Immanuel Kant kicked off the revolution in European philosophy that took it beyond universalism, even as he clung to it in part. With universalism, we could assume per The Enlightenment™ that a universal faculty of reason and perception in all people allowed us to posit an objective reality.
Without universalism, we have an objective world, but reality exists in human minds, and varies with the abilities, inclination, experience, health, and even energy state of those humans. Reality is not a fixed thing, but a fluid thing in response to a complex world view through a complex beast.
Kant liked to start his day off right:
Kant rose at 5:00 A.M., after being woken by his longtime servant, a retired soldier under explicit orders not to let the master oversleep. Then he drank one or two cups of weak tea and smoked his pipe. According to Kuehn, “Kant had formulated the maxim for himself that he would smoke only one pipe, but it is reported that the bowls of his pipes increased considerably in size as the years went on.”
In this we see a metaphor for humanity. Each of us is a pipe, but this pipe has different dimensions. Some are larger, some with deeper bowls, some with wider. The briar may come from different areas and have different grain. The stems may be long or short.
A friend has a pipe with a two-inch diameter bowl. He can fit half of a tin of flake in it, and that bowl will last him for over three hours. It is his slowest- and sweetest-smoking pipe, he claims, because its heavy briar incubates the smoldering leaf for a long time, smoking cool and sparse.
On the other hand, another friend keeps around a tiny briar. The whole thing fits in his hand. A bowl lasts about twenty minutes, even smoked slowly, which makes it ideal for sampling new blends when a friend has a pinch at hand, and it only takes a pinch.
Kant wanted to maintain the continuity of having a single bowl a day, but knew that the bowl could vary. In the same way, every human has input, but that input belongs somewhere on a list from lowest to highest, and has horizontal (qualitative, specifics) dimensions as well.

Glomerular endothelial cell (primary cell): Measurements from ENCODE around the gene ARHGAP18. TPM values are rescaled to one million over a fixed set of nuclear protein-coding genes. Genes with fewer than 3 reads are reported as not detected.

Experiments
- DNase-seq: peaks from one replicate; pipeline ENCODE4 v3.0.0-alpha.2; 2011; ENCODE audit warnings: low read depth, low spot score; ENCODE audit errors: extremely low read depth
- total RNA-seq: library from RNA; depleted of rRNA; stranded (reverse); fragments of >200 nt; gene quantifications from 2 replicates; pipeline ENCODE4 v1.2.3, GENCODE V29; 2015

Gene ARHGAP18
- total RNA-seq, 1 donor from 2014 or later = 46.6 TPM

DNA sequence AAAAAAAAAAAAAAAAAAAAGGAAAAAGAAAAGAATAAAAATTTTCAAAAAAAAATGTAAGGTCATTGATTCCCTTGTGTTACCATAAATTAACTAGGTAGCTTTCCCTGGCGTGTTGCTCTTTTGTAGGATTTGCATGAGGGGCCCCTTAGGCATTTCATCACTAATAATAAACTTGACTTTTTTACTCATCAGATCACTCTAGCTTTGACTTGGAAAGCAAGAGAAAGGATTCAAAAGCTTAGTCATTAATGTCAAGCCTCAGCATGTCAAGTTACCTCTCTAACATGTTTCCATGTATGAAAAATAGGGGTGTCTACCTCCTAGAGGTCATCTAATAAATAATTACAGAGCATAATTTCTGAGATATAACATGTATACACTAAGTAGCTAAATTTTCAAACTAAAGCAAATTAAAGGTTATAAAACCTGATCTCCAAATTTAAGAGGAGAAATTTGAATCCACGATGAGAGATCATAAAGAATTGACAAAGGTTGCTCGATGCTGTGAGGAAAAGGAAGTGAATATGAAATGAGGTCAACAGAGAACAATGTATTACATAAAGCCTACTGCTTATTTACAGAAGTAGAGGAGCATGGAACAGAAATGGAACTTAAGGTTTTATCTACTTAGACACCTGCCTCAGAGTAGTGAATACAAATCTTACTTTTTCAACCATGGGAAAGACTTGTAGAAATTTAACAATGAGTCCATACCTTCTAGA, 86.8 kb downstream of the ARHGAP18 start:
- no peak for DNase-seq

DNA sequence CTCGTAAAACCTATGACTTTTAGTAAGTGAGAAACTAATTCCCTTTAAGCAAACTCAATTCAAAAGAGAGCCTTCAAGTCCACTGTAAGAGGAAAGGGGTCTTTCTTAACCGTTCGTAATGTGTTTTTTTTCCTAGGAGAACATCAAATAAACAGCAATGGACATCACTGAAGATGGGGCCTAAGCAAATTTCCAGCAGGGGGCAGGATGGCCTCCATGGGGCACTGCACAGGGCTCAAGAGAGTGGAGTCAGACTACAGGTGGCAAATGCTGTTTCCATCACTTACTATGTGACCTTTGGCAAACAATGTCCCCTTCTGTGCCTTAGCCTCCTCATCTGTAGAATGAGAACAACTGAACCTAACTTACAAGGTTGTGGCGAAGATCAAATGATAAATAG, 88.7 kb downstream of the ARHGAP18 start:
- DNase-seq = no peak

The difference between bowl size creates something important for the smoker: structure. Your choice of pipe reflects your need. If you are going to watch some three-hour romantic comedy, you will grab that huge pipe, stuff it with tobacco, and focus on that instead of the movie.
If on the other hand you are driving down to the local liquor store, you probably want that nice tiny pipe. Somewhere in the middle, you pick them by the kind of day it is, with the nice fat pipes for the tough days and the tall skinny ones for easy but long days.
Life requires structure. Without it, events would quickly fall into repetition and become energyless. Imagine an existence where every day you did the same thing for the same result. At some point, you would shrug and stop doing anything.
Wild animals when confronted with captivity, where no matter what they do the results are roughly the same, have a tendency to die as if by sudden fright. Houseplants like it when air currents, pets, and children brush their leaves and vary up the day.
You can think of this in terms of communications. If you signal the same thing, time after time, the communication is fragile because any interruption means some ambiguous disaster. Did the sender die? Or get bored? A constant back-and-forth provides a more energetic answer.
In the same way, humans require structure. We need a topography of life over which to travel in which the peaks are clearly marked even though barely visible through the mist. We need terrifying valleys and caves, green pastures, dark forests, and even lands of the dead.
The more we try to make the human ego the ruler of the world, the more we remove everything but humanity — individual and social, unified by emotions and symbols — and lose all that we love about life. Our bureaucracy and dictatorships are the same thing as the church ladies trying to make everyone read the Bible, or the SJWs who want us all to be equal.
We do best when we leave serendipity in the hands of life. Humans moving through life as a sentimental journey in search of meaning, mental and spiritual pleasures, and discovery find themselves happier than those in the void of conformity, uniformity, and repetition.